Jaime shrugged. “I’m sorry my improvised rescue failed to meet your exacting standards, Angel. Next time give a man warning.”
“Believe me,” she scowled. “There will be no next time.”
The last strains of Baby It’s Cold Outside died out, replaced by a particularly saccharine version of Santa Baby. Too busy glowering at each other as they moved in unison, neither one of them took any heed.
They had argued their way through half-a-dozen songs, on topics ranging from the quality of the champagne (“Robert’s a cheap bastard,” was Jaime’s assessment, while Brienne pointed out she hadn’t actually tried it but she was sure it was sufficient) to the proposal of a new stadium for King’s Landing FC. She wasn’t even entirely sure they’d disagreed on the latter, their stances equally opposed to the expense when the city infrastructure was in such poor condition, Jaime just had an immense knack for saying things in the most aggravating manner possible and she’d wanted to throttle him anyway. Especially when he’d looked so damn smug afterwards, as if he’d won. Which he hadn’t.
The only time he hadn’t been entirely insufferable was when he’d brushed against the topic of her family—she’d flinched and then braced herself, not willing to expose a weakness that could be turned against her. He’d slowed their dance for a moment, studying her face, and then shrugged.
“Mine too,” was all he’d said.
And now, somehow, they were still on the dancefloor as rendition four of Frosty began and bickering about the historical accuracy of the latest high-budget medieval drama, or rather which transgression was the most egregious.
“The military tactics are… hilariously inaccurate,” Brienne said. “There are documented sources and they are still relying on—”
“What looks coolest, yes. But come on, Angel, there isn’t a single female character with a decent plotline at this point. Which… this is a period with Eleanor of Aquitaine and the Empress Matilda, even if you don’t crack open a book beyond that.”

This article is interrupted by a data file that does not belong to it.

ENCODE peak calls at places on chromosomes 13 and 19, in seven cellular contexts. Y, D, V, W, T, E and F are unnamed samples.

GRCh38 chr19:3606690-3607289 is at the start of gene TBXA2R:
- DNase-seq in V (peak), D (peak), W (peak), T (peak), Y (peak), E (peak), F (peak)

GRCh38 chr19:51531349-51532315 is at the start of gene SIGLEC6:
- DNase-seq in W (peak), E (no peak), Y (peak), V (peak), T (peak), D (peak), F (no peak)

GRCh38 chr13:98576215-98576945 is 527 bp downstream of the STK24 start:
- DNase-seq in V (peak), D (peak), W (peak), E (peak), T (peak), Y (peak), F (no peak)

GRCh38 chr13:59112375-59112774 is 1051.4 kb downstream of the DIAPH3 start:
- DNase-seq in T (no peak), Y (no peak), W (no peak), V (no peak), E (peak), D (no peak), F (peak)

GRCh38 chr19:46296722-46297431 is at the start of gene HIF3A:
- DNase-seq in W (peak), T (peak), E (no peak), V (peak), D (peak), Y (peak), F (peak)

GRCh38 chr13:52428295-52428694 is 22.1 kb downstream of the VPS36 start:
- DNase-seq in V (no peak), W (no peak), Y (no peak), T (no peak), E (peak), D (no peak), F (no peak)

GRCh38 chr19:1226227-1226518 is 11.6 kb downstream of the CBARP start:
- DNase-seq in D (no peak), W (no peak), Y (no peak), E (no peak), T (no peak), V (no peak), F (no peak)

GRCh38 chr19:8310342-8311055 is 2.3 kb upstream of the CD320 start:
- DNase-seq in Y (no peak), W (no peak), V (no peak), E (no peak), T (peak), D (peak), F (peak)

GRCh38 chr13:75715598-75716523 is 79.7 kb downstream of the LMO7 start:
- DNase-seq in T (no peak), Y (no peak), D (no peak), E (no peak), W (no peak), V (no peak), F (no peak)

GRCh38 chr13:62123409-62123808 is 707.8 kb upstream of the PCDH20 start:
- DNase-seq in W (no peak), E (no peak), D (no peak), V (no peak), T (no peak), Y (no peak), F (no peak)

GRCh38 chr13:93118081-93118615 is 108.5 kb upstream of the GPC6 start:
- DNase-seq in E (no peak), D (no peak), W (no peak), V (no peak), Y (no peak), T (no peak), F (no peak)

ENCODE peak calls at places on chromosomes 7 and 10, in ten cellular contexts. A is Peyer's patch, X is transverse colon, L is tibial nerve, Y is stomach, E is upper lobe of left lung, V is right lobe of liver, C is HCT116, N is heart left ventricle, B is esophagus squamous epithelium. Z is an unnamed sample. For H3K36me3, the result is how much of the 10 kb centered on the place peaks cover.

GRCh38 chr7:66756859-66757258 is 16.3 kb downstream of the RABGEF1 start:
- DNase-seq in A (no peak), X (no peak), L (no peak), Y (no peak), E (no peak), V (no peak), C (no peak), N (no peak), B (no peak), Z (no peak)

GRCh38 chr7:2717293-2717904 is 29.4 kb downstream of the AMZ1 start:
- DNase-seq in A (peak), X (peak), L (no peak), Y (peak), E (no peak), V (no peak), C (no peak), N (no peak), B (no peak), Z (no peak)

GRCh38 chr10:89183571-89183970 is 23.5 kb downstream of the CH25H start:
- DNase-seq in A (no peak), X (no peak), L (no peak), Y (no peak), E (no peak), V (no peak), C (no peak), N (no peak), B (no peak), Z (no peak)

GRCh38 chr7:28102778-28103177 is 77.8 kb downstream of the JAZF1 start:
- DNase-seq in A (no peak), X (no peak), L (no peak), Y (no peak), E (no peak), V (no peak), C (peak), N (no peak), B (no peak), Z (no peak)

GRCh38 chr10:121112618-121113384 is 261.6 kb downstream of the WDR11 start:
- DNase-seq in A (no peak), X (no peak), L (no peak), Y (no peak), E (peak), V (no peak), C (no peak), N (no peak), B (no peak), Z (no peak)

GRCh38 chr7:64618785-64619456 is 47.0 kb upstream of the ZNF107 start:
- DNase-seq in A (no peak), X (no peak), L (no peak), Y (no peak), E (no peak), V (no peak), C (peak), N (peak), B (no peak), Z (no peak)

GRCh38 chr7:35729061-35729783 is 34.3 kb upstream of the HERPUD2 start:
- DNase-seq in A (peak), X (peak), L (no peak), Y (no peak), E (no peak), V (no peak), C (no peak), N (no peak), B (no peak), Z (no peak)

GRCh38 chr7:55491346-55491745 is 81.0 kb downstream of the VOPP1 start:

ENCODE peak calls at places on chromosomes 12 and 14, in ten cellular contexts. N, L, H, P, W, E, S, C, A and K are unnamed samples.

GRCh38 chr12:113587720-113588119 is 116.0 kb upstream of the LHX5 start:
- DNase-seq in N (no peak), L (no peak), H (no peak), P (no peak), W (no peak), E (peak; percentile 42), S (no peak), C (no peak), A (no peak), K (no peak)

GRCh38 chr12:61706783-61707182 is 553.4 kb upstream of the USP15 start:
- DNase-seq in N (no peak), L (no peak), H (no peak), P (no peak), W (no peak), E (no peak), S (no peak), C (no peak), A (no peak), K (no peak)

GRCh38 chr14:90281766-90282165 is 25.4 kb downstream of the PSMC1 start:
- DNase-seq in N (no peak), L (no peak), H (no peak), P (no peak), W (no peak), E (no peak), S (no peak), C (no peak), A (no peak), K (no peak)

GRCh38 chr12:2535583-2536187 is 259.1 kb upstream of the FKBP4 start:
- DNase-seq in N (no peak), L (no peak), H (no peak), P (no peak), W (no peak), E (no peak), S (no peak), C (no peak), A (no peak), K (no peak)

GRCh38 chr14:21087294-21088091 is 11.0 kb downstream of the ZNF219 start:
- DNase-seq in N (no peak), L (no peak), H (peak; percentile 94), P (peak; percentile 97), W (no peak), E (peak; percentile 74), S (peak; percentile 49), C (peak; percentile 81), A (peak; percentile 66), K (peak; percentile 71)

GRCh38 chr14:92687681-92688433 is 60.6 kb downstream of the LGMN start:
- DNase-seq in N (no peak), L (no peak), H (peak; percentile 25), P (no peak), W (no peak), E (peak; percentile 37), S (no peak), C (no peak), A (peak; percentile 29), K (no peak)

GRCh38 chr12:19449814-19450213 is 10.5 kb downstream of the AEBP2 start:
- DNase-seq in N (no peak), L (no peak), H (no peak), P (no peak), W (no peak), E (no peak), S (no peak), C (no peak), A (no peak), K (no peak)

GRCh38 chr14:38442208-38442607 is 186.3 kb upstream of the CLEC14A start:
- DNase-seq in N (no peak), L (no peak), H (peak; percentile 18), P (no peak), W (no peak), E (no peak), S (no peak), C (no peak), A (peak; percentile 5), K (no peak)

Brienne snorted. “Yeah, you get used to it. Best not to have any expectations.”
He chuckled. Chuckled. It was a lovely, warm sound, not at all the sharp-edged flashes she’d seen before, and Brienne smiled for a moment before realising they were still moving, still…
“Why are we dancing?”
Men like him didn’t dance with women like her, not without an ulterior motive. She’d almost presumed he was just an ornery bastard who hated Ron as much as she did, but this… chuckling, this sudden near-enjoyment, the easiness of movement, it was— She glanced around the dancefloor, expecting people to be recording it, silently laughing, or money being exchanged, or—
Jaime shrugged. “There’s nothing suspicious about dancing, whether someone thinks you’re here with Renly or me. At least so long as they don’t see your face.”
“Oh, fuck you,” she snarled, pulling away. Of course this came down to her damned appearance. Fucking asshole. “I didn’t ask you to be my knight in shining armour.”
She shoved past him to head towards the exit, cursing her decision to wear heels. Even above the music and the quiet murmurs of the other dancers who were turning to watch her, she could hear the sharp, accusatory click at each step, asking her why she’d ever followed him to begin with. It had seemed the better option at the time, a mild embarrassment with a stranger instead of Ron again, years of history tipping the scales in favour of a golden-haired man. Even when said stranger was Jaime fucking Lannister and his—